I could try and pretend that a shippy, angsty, gory, scary CW show (a remake of a Belgian original, as it happens) about a potentially apocalyptic virus outbreak, complete with handsome, flawed but brave cop; beautiful, flawed but smart teacher love interest; bodies dropping all over the place; and sinister government shadiness/shenanigans messing up everyone’s lives, isn’t just my jam, but my marmalade, peanut butter and chocolate spread too, but nobody who’s ever read unpopcult before would or should believe me.
Never mind the walking nap that is Major Lex Carnahan, the lead outside the cordon sanitaire, or his commitment-phobe girlfriend Jana, stuck inside it. And never mind the unlikely idea that there’s only journalist – an angry, annoying, conspiracy-obsessed blogger, because are there are any other kind? – remotely suspicious of what the authorities are up to. Nobody’s saying Containment doesn’t have its flaws. But it also has an irresistible, insanely shippable, very probably doomed, romance between the aforementioned handsome, flawed but brave cop Jake and beautiful, flawed but smart teacher love interest Katie; stakes so high they’ve gone into orbit; and an unnerving but immensely watchable mix of sweetness, sadness, and unflinching horror. Which means that, this week, the same script that has Jake hopelessly but doggedly patrolling a lawless hellscape by day and burning dead bodies by night (true love and good looks notwithstanding, it kinda sucks to be Jake), also has him and Lex doing something impossibly lovely for a terrified father separated from his daughter, for no reason other than good, old-fashioned human kindness. Aww.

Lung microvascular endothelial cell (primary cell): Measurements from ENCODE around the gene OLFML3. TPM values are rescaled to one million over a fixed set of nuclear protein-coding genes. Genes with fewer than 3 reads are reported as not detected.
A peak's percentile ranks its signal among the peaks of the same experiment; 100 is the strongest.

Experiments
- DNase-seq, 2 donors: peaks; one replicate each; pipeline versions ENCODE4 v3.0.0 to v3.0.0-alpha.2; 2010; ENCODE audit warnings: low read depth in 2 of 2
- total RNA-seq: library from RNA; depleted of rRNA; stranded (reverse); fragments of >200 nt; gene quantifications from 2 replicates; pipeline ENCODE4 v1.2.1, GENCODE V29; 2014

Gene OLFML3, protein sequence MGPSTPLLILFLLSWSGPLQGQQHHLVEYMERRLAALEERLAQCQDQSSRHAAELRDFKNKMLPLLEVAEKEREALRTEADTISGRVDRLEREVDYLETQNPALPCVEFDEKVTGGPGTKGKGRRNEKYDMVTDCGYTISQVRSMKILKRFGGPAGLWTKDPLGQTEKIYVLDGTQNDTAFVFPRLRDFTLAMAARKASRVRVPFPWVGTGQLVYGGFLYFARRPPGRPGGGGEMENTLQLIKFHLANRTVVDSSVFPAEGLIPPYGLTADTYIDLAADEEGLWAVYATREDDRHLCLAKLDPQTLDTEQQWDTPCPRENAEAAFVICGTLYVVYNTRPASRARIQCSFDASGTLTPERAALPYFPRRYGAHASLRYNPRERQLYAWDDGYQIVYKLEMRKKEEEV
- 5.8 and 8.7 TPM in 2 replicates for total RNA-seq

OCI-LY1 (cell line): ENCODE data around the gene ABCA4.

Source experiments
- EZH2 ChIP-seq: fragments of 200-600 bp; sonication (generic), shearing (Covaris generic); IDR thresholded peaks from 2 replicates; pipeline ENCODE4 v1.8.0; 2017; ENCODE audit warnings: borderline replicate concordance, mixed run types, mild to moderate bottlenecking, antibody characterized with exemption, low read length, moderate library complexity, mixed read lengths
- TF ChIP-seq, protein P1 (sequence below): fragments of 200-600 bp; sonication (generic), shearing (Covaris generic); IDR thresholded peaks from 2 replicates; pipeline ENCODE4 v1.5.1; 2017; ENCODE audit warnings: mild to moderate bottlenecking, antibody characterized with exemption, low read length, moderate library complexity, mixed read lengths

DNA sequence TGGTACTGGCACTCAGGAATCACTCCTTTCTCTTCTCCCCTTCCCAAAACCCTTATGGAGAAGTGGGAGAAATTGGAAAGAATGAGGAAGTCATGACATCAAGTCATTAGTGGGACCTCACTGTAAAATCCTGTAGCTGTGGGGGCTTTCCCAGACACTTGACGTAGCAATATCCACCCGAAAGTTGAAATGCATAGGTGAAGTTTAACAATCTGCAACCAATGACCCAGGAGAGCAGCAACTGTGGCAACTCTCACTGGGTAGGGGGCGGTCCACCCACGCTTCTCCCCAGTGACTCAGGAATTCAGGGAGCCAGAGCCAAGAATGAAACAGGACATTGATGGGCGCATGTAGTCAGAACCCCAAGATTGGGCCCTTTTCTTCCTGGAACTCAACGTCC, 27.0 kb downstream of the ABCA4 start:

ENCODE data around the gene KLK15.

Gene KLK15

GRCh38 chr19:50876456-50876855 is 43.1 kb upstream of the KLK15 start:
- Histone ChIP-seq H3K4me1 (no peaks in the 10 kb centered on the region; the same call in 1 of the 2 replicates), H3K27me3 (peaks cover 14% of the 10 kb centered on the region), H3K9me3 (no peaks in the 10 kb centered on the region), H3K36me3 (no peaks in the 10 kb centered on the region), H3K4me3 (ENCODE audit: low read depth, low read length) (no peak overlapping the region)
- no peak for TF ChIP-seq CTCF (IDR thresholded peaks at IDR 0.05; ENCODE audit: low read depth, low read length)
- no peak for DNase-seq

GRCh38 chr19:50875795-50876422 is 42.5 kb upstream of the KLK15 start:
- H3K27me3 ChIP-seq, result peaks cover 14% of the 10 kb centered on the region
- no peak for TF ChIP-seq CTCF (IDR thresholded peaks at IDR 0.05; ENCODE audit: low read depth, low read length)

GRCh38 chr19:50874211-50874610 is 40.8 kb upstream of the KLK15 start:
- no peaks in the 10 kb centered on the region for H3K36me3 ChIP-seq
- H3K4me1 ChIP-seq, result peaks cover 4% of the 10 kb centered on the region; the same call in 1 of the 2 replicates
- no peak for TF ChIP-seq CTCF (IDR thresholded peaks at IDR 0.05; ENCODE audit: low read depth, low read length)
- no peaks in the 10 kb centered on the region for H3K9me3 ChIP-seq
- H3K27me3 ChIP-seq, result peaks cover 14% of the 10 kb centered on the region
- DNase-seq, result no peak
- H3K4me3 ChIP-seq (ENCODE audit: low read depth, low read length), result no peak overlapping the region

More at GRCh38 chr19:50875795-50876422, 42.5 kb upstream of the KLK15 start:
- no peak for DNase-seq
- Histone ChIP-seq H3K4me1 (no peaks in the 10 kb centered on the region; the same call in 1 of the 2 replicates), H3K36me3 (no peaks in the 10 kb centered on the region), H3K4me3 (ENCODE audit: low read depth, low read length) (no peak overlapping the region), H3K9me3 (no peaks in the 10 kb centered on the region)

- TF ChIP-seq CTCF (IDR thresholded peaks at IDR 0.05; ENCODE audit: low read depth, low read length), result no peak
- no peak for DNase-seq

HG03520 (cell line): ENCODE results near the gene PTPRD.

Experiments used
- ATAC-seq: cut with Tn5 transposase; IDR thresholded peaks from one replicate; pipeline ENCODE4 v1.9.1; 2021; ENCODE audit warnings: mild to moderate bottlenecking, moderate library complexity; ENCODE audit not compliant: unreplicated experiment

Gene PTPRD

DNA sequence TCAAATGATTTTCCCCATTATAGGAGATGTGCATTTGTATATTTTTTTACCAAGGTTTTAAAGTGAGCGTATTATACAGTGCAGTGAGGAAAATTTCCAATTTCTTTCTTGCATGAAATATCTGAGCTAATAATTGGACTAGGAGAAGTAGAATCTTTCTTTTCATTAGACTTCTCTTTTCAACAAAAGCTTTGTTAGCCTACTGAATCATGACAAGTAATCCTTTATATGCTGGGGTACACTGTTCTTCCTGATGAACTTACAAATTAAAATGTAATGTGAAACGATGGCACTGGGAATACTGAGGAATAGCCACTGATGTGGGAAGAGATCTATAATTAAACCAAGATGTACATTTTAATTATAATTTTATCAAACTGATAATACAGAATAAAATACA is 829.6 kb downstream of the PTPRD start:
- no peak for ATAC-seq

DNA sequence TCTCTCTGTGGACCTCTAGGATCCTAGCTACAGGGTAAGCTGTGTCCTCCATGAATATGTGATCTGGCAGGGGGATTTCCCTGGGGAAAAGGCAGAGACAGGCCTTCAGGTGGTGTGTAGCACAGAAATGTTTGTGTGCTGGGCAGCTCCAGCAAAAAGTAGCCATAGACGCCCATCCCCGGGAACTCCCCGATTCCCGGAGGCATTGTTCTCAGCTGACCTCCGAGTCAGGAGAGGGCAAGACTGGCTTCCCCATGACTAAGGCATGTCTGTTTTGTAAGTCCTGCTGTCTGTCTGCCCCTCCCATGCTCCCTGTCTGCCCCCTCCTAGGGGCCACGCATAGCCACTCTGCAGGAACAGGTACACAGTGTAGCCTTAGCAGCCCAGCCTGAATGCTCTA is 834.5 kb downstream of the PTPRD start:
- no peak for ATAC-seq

Fleeting moments of joy notwithstanding, though, Containment’s body count is impressively, depressingly high, society’s descent into post-apocalyptic madness impressively, depressingly swift, and, the social commentary might not be subtle – “It’s so gross they would pin it on a Middle Eastern guy”, says Katie, who’s right but can’t exactly be surprised, given that unjustifiably pinning things on Middle Eastern people is almost an event in the Olympics it’s become so mainstream over the past few years – but at least it’s there. And since the whole thing is set helpfully in the sticky, steamy heat of a southern summer, no matter how grim the death and despair gets, at least there’ll be a shot of a sweaty, muscly, frustrated Jake along soon enough to take our minds off it.
(That last line should probably have stayed in my head.)
In this week’s ep, then, the disillusioned (and soon to be dismissed, I should think) Lex teams up with Leo the blogger to investigate Katie’s entirely correct theory that the authorities are lying about the cause of the outbreak. Pregnant teen Teresa and loyal, enterprising boyfriend Xander try to escape the clutches of a group of gangsters to join Jana, her frankly annoying quarantine-mates and the thoroughly decent, unflappable maintenance manager who’s worth more than all of them combined at their some-form-of-computer-business office building. And Jake and Katie
go on a plague date venture outside to try and find her lost pupil Thomas and continue to fall in love but not touch some more, since the 4-6 feet anti-infection rule prevents them from doing much more than looking adorably at each other and they haven’t used their imaginations to come up with any remotely satisfying, er, workarounds yet. The moment when Jake ties a scarf round Katie’s mouth to protect her from infection – which is odd, because she’s been wearing an actual surgical mask for weeks, so why stop now? – and I’m screaming “KISS HER OVER THE SCARF, DUDE! COME ON!” is a particularly frustrating one, but since Containment has been cancelled, there are only 7 eps to go and Lex says things are only going to get worse, I should probably be trying not to get too invested in Jatie. Sigh. Shame I’m already nuts about them, then, isn’t it?